Bernadette N. Lim, a Harvard student working on degrees in human evolutionary biology and women/gender/sexuality studies, pens a fascinating editorial on being an Asian-American at an Ivy League school.

I am a third generation Asian-American woman at Harvard, and I despise living under the impression that I belong to the “model minority.” For a label that sounds so positive in tone, living under this stereotype has been anything but ideal.

In high school and at Harvard, I have encountered the consequences of living under the model minority myth constantly. My personal and academic achievements are the result of simply “being Asian.” My interests in biology and physics in high school were “typical,” and being stereotyped as “too smart” garnered unwarranted envy and competition from classmates and friends. My achievements weren’t considered the byproduct of hard work; they were simply expected and representative of the Asian-American model minority stereotype.

Many believe that the model minority label allows me to ride on the coattails of my ethnicity, giving me a “one-up boost” ahead of others. Yet to me, the model minority myth has done nothing but strip me of my humanity.

….Perhaps the most poignant repercussion of the model minority label is the assumption that being “Asian” is an automatic guarantor of success, a mark of coming from a “privileged” racial group that has “achieved more and struggled less” than other minority groups. The model minority myth has thus undermined the formation of positive relationships among minority groups by preventing the recognition of the intersection among racial histories. It is more than simple chance that the appearance of the “model minority” term coincided with the rise of the African-American Civil Rights Movement and Chicano Civil Rights Movement. Why don’t we acknowledge this? The model minority myth is a wedge that impedes solidarity, emphasizing differences in socioeconomic outcomes rather than commonality in the historic struggle for civil rights.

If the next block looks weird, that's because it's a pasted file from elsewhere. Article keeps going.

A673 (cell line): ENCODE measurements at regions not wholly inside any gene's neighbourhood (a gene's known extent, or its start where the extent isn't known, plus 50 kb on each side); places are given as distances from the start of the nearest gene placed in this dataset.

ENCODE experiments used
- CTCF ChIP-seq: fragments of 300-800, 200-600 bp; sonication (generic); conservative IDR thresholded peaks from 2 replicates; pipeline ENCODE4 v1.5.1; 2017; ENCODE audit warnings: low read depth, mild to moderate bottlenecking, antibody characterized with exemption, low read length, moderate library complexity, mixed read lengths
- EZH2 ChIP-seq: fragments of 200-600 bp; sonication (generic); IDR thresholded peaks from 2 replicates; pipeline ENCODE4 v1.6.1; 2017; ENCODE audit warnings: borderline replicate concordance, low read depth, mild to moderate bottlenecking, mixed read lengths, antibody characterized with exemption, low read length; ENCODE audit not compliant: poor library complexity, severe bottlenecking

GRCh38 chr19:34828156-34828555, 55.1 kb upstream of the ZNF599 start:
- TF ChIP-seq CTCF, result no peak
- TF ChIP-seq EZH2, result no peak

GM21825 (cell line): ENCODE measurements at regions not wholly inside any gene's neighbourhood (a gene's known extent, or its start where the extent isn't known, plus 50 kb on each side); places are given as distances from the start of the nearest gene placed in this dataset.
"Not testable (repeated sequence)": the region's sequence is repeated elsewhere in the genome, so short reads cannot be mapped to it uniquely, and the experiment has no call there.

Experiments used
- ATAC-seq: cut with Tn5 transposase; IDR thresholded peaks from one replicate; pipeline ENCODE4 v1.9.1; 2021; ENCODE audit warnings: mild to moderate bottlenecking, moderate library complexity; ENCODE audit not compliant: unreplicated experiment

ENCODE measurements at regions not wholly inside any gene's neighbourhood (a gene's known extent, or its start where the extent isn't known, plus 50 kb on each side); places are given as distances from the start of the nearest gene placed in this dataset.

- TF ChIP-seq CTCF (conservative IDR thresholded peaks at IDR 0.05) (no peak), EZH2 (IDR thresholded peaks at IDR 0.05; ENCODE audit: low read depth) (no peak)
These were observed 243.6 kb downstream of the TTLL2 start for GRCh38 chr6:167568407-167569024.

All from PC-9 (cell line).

By being part of the model minority, I am expected to feel nothing less than gratitude and honor for being labeled through a “positive stereotype.” Yet focus on the upper echelons of the Asian-American population has rendered everyone else invisible. In grouping all Asian Americans as high achievers, avid students, and career climbers, society fails to acknowledge the nuance and disparity. “Asian American” encompasses a diverse range of dialects and ethnicities (and of course, a diverse umbrella of individual, personal, human experiences within those subgroups).

I am not a model minority and never will be. No such thing exists.